Mari has taken an active role in shaping Naomi’s public image, particularly in illustrations and designs. She created a portrait of her sister staring firmly ahead for an issue of GQ Japan calling for solidarity in the face of the epidemic. For the Esquire article, she drew multiple outlines of Naomi’s face blending into one.
Naomi wrote in that magazine that the killing of George Floyd had galvanized her to speak up about systemic racism and police brutality. As she waited for tennis players to take a public stance, she said in a separate conversation with Billie Jean King, she realized she should make the first step.
While Naomi, who has described herself as shy, has been praised in the United States for finding her voice this year as an activist, she has always been conscious of racial bias, Mari said. In private, the sisters have often discussed how they were treated in the United States, Japan and other countries where they have traveled for matches, sharing stories about the people they met.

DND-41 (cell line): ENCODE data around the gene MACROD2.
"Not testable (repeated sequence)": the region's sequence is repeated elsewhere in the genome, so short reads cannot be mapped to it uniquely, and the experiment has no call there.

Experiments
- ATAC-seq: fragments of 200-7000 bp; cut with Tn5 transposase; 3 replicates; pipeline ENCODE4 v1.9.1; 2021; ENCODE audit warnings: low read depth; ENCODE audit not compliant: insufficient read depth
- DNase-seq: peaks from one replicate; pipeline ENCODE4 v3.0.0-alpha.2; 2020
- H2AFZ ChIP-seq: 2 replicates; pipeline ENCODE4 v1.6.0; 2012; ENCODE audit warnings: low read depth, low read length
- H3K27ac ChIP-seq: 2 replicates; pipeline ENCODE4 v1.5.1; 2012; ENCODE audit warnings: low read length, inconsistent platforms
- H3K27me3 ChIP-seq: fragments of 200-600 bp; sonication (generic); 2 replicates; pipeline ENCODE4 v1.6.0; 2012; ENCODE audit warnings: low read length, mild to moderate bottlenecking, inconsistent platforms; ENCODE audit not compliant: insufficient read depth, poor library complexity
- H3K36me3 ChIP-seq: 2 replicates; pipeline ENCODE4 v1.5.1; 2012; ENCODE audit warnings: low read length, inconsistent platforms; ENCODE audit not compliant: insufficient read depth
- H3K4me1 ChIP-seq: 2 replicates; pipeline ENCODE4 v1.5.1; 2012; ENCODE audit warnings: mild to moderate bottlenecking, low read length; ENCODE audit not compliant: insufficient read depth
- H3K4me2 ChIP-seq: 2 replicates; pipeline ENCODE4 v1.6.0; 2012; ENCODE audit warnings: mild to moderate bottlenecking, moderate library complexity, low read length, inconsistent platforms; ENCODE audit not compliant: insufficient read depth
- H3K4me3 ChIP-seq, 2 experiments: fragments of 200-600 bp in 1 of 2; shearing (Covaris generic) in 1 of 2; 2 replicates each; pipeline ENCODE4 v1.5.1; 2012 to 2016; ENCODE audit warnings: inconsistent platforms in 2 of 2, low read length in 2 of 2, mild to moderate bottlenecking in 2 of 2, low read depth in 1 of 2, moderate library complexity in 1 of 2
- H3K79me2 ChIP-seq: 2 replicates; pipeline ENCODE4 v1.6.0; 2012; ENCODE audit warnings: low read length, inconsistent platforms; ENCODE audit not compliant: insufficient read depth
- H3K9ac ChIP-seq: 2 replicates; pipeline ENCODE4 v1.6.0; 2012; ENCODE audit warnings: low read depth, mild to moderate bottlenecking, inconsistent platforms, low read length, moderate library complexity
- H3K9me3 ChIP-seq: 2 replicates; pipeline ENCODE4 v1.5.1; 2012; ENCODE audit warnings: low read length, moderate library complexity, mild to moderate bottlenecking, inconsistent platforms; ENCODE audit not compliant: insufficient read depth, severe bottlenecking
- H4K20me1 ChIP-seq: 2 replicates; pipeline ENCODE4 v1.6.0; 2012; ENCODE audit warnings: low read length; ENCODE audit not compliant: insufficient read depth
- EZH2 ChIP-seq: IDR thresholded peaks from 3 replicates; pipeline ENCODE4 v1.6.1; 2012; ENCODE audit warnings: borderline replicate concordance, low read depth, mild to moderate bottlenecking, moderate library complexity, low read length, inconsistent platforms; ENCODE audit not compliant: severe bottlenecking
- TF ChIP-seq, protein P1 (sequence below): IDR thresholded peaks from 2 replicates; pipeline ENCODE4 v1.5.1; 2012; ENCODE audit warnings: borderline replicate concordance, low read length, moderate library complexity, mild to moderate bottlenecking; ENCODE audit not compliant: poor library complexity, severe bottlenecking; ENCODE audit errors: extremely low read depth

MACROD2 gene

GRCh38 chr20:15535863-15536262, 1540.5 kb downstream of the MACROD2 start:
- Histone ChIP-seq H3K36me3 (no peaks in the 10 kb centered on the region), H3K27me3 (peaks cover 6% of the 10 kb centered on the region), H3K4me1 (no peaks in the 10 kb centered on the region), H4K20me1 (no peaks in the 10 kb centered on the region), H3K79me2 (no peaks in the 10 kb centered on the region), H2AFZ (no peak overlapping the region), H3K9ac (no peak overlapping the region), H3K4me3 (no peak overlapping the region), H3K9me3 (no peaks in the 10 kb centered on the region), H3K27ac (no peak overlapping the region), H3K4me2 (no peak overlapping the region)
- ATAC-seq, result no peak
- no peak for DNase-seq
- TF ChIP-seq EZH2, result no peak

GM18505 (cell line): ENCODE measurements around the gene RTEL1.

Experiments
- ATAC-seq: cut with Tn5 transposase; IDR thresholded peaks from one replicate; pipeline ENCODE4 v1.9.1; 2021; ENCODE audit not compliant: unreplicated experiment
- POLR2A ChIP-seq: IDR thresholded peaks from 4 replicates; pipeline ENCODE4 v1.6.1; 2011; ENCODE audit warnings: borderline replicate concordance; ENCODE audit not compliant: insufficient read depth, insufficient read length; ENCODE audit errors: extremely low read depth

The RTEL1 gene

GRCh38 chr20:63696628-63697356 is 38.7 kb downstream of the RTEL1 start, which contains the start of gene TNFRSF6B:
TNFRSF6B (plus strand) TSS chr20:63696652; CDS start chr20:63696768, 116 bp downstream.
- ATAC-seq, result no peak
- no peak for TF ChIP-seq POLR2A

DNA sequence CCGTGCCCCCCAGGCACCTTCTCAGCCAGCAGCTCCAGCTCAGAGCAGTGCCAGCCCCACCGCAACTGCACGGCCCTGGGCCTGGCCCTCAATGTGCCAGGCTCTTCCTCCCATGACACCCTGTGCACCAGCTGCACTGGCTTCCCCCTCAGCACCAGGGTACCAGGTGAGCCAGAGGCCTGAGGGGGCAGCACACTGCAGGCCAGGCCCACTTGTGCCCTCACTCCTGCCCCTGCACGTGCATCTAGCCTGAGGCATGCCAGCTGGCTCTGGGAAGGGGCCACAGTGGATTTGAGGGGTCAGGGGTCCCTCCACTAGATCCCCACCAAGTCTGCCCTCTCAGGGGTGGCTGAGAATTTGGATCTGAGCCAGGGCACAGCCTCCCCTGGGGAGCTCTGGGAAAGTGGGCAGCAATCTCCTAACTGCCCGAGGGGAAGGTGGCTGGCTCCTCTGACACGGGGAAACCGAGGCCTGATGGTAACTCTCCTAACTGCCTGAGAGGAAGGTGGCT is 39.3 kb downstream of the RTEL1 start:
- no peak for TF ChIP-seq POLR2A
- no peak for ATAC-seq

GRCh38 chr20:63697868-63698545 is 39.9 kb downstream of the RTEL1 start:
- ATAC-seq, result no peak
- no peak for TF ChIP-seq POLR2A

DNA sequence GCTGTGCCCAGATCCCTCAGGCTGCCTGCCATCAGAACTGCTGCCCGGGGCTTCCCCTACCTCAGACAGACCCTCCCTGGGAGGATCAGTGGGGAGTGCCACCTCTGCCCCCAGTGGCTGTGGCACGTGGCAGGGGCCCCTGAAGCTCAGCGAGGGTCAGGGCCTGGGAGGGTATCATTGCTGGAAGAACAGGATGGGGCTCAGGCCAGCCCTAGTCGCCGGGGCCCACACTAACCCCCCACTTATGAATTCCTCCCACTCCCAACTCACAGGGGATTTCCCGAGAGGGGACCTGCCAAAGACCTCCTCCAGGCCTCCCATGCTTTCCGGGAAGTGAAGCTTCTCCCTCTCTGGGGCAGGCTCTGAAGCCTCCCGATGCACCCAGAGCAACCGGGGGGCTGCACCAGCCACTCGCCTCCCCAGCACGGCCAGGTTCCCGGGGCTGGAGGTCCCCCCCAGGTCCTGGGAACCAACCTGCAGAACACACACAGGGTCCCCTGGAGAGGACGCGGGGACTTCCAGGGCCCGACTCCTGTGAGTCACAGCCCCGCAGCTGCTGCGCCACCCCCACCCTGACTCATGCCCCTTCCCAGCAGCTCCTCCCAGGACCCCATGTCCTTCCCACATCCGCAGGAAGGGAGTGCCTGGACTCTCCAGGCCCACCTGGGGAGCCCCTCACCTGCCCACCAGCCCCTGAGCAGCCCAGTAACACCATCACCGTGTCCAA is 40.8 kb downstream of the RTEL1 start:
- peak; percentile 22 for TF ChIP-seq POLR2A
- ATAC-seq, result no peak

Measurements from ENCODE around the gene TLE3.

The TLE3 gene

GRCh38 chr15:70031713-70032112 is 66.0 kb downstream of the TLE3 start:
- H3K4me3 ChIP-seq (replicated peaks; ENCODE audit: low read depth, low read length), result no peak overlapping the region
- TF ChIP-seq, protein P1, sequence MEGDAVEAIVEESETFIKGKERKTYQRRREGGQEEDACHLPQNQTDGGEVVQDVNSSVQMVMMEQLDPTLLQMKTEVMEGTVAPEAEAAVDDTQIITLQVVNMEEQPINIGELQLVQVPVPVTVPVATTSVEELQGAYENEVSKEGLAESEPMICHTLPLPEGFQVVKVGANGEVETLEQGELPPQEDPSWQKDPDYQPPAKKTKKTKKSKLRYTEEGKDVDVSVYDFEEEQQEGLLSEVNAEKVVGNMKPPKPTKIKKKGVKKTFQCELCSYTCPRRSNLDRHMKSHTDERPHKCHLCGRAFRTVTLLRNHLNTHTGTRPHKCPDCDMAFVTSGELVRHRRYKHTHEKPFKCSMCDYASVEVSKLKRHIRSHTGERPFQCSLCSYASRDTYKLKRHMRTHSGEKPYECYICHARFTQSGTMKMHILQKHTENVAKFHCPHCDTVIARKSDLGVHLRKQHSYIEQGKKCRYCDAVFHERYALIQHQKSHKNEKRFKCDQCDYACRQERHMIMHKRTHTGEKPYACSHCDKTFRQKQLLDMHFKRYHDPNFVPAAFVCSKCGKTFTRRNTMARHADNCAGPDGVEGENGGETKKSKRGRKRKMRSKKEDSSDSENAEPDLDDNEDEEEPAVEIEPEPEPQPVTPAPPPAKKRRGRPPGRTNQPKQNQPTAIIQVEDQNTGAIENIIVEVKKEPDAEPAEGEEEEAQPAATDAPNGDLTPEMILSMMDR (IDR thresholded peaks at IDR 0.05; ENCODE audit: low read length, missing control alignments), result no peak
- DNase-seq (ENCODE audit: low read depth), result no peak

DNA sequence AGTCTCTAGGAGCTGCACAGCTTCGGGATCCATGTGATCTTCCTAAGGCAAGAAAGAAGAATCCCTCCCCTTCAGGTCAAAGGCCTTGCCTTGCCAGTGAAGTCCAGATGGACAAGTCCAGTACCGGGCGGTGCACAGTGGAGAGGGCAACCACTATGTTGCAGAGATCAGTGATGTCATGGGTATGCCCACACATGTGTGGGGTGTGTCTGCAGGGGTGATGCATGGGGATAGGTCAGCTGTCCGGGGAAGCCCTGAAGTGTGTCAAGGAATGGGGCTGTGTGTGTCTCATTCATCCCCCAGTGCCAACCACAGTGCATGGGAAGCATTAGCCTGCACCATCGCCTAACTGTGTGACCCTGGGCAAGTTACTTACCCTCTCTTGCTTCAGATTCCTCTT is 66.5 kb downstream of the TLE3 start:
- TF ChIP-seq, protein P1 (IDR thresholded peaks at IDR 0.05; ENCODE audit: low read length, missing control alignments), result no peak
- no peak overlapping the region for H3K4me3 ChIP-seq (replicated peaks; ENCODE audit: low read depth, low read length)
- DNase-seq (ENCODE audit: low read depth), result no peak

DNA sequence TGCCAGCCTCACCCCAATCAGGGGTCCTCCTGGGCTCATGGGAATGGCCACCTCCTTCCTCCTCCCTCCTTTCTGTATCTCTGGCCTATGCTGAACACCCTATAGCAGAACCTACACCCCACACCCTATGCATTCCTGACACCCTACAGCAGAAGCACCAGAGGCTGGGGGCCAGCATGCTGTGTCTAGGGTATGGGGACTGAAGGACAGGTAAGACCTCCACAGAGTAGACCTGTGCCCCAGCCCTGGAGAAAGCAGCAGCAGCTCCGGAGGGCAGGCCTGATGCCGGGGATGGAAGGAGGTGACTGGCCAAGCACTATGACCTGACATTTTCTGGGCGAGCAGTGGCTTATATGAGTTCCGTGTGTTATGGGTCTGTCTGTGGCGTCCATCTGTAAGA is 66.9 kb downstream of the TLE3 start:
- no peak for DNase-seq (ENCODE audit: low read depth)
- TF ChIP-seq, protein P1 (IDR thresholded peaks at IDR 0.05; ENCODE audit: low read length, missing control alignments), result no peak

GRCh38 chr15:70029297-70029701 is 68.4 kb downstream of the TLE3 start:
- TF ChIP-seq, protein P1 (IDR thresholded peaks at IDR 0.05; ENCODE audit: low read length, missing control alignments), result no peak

“We’ve known this issue and we’ve talked about it, and now she has people listening to it when she talks,” Mari said.
In a statement, the manga magazine did not address Ms. Osaka’s activism, but said that she was the “perfect new heroine” to present to readers.
“She works hard on training every day, and she dramatically demonstrates mental growth, one match after another,” it said. “She has a strong will and makes tremendous efforts behind the growth.”
Hisako Ueno contributed reporting from Tokyo.